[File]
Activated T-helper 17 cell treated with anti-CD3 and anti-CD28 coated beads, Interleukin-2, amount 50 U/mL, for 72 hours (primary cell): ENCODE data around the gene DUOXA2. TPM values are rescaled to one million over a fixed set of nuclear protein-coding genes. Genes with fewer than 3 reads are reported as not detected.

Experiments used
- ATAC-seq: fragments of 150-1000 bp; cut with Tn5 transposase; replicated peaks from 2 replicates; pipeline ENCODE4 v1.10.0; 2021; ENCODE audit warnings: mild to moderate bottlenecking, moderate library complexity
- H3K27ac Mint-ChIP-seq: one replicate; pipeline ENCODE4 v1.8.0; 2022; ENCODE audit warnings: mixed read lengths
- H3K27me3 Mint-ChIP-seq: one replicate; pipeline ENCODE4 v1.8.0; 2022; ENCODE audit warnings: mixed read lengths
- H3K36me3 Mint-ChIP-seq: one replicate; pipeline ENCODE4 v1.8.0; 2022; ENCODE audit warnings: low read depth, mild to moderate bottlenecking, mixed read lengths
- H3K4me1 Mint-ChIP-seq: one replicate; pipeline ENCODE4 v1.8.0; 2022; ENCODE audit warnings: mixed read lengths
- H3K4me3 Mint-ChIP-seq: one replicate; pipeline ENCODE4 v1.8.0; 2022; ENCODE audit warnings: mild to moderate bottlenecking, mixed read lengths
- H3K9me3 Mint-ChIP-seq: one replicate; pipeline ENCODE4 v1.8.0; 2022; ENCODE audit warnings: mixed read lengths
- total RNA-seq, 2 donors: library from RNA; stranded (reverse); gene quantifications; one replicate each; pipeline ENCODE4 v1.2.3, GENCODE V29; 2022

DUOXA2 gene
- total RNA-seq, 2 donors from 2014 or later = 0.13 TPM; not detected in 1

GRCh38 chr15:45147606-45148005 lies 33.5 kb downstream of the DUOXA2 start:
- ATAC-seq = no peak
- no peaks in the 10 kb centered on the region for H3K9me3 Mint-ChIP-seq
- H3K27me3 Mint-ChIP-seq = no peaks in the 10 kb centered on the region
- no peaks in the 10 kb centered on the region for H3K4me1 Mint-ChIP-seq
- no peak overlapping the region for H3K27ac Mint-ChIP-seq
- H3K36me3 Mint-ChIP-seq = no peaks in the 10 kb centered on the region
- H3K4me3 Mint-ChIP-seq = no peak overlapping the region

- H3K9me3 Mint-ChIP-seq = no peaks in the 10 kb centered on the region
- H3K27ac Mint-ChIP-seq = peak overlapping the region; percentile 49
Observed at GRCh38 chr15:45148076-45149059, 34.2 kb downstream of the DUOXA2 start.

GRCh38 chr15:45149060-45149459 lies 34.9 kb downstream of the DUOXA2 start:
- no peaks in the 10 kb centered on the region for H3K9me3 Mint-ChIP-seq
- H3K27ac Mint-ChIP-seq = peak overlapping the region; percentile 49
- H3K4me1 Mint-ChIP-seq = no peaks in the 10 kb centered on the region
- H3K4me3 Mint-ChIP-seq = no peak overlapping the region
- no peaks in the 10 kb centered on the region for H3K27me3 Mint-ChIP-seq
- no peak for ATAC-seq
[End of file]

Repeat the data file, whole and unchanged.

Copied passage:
Activated T-helper 17 cell treated with anti-CD3 and anti-CD28 coated beads, Interleukin-2, amount 50 U/mL, for 72 hours (primary cell): ENCODE data around the gene DUOXA2. TPM values are rescaled to one million over a fixed set of nuclear protein-coding genes. Genes with fewer than 3 reads are reported as not detected.

Experiments used
- ATAC-seq: fragments of 150-1000 bp; cut with Tn5 transposase; replicated peaks from 2 replicates; pipeline ENCODE4 v1.10.0; 2021; ENCODE audit warnings: mild to moderate bottlenecking, moderate library complexity
- H3K27ac Mint-ChIP-seq: one replicate; pipeline ENCODE4 v1.8.0; 2022; ENCODE audit warnings: mixed read lengths
- H3K27me3 Mint-ChIP-seq: one replicate; pipeline ENCODE4 v1.8.0; 2022; ENCODE audit warnings: mixed read lengths
- H3K36me3 Mint-ChIP-seq: one replicate; pipeline ENCODE4 v1.8.0; 2022; ENCODE audit warnings: low read depth, mild to moderate bottlenecking, mixed read lengths
- H3K4me1 Mint-ChIP-seq: one replicate; pipeline ENCODE4 v1.8.0; 2022; ENCODE audit warnings: mixed read lengths
- H3K4me3 Mint-ChIP-seq: one replicate; pipeline ENCODE4 v1.8.0; 2022; ENCODE audit warnings: mild to moderate bottlenecking, mixed read lengths
- H3K9me3 Mint-ChIP-seq: one replicate; pipeline ENCODE4 v1.8.0; 2022; ENCODE audit warnings: mixed read lengths
- total RNA-seq, 2 donors: library from RNA; stranded (reverse); gene quantifications; one replicate each; pipeline ENCODE4 v1.2.3, GENCODE V29; 2022

DUOXA2 gene
- total RNA-seq, 2 donors from 2014 or later = 0.13 TPM; not detected in 1

GRCh38 chr15:45147606-45148005 lies 33.5 kb downstream of the DUOXA2 start:
- ATAC-seq = no peak
- no peaks in the 10 kb centered on the region for H3K9me3 Mint-ChIP-seq
- H3K27me3 Mint-ChIP-seq = no peaks in the 10 kb centered on the region
- no peaks in the 10 kb centered on the region for H3K4me1 Mint-ChIP-seq
- no peak overlapping the region for H3K27ac Mint-ChIP-seq
- H3K36me3 Mint-ChIP-seq = no peaks in the 10 kb centered on the region
- H3K4me3 Mint-ChIP-seq = no peak overlapping the region

- H3K9me3 Mint-ChIP-seq = no peaks in the 10 kb centered on the region
- H3K27ac Mint-ChIP-seq = peak overlapping the region; percentile 49
Observed at GRCh38 chr15:45148076-45149059, 34.2 kb downstream of the DUOXA2 start.

GRCh38 chr15:45149060-45149459 lies 34.9 kb downstream of the DUOXA2 start:
- no peaks in the 10 kb centered on the region for H3K9me3 Mint-ChIP-seq
- H3K27ac Mint-ChIP-seq = peak overlapping the region; percentile 49
- H3K4me1 Mint-ChIP-seq = no peaks in the 10 kb centered on the region
- H3K4me3 Mint-ChIP-seq = no peak overlapping the region
- no peaks in the 10 kb centered on the region for H3K27me3 Mint-ChIP-seq
- no peak for ATAC-seq